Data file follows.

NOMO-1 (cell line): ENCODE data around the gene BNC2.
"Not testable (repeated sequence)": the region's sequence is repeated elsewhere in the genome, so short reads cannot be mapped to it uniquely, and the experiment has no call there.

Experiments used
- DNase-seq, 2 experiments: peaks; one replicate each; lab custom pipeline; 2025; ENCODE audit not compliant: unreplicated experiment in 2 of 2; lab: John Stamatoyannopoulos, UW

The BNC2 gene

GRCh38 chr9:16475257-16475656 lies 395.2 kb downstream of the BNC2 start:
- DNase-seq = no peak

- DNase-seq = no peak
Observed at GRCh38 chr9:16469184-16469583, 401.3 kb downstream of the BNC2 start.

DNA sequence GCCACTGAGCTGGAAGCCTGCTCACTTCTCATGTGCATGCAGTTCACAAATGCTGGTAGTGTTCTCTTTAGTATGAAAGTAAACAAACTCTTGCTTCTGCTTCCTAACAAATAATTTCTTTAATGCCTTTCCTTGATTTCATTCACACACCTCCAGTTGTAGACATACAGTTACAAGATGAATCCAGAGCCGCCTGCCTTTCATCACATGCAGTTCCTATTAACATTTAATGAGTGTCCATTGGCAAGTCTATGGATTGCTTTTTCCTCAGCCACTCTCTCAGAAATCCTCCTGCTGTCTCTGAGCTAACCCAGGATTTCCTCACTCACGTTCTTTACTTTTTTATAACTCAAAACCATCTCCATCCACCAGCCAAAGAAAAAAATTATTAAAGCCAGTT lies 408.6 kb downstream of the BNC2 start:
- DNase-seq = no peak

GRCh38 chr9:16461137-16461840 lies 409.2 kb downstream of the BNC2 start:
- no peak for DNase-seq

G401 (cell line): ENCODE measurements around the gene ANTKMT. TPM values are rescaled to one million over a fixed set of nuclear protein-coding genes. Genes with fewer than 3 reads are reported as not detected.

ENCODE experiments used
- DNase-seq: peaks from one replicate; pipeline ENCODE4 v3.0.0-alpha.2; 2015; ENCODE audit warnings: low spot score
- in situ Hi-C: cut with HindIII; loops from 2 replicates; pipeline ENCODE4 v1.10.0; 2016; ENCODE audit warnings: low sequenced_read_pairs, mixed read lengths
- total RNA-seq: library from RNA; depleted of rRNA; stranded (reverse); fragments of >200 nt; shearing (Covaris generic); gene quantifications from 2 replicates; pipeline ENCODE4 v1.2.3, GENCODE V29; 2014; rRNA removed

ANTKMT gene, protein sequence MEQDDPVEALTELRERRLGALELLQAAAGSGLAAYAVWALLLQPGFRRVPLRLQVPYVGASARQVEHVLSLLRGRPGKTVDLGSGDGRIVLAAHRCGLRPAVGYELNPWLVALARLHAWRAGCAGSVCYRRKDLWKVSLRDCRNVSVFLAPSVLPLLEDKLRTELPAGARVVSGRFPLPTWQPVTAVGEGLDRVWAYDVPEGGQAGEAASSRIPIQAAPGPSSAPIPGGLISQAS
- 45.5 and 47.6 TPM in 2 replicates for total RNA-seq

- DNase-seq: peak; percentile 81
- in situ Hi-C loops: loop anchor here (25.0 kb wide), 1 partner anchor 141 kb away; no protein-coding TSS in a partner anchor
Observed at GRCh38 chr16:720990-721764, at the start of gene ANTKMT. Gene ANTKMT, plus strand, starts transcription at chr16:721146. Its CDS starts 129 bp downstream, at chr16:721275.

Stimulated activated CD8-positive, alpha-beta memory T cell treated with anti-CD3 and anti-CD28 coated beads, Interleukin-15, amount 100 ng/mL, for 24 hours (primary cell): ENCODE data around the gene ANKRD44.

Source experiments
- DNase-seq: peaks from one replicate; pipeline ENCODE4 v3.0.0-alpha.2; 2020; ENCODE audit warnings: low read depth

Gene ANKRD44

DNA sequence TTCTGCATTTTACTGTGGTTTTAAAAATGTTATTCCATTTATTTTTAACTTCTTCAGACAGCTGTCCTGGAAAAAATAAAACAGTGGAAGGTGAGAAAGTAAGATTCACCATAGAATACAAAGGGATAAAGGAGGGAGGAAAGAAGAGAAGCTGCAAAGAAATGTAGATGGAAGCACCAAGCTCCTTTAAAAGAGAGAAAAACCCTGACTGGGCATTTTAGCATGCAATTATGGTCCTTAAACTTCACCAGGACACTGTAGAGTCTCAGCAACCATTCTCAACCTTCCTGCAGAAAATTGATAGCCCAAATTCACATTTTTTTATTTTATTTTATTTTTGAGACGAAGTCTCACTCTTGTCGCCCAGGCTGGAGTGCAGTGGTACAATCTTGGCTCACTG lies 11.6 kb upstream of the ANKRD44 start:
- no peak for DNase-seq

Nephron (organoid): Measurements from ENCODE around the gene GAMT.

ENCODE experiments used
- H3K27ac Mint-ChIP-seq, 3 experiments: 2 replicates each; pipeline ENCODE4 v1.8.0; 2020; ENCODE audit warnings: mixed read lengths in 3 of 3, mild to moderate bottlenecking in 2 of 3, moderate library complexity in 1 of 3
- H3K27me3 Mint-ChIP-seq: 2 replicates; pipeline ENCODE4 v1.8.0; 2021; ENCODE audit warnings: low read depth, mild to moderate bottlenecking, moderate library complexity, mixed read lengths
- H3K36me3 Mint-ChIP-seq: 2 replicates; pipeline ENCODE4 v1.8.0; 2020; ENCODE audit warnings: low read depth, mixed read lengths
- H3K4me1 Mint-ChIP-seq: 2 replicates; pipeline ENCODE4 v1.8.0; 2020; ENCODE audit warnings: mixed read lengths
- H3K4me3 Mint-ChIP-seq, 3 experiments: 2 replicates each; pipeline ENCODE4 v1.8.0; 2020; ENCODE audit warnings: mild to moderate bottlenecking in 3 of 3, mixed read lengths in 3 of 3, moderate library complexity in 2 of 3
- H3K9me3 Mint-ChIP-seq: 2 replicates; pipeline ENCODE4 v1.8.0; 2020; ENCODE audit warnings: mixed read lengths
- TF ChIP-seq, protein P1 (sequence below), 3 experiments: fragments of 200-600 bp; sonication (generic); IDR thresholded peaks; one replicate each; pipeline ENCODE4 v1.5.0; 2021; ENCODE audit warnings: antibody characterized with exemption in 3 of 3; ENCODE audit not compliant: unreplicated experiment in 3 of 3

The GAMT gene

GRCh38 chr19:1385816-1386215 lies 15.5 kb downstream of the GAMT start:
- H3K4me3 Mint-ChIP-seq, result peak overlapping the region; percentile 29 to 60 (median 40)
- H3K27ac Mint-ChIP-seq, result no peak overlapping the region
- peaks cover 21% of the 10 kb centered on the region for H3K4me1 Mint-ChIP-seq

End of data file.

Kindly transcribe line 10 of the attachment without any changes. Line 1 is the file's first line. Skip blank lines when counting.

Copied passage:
DNA sequence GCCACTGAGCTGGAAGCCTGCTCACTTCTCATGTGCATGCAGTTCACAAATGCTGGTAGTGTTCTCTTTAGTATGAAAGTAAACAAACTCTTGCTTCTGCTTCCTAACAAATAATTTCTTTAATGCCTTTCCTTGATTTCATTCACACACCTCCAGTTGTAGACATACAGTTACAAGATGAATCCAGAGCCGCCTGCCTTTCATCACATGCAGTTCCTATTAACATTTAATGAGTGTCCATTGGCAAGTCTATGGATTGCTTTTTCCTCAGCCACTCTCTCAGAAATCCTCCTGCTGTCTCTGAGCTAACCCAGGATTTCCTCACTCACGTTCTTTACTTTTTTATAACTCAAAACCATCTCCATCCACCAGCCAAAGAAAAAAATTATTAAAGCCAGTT lies 408.6 kb downstream of the BNC2 start: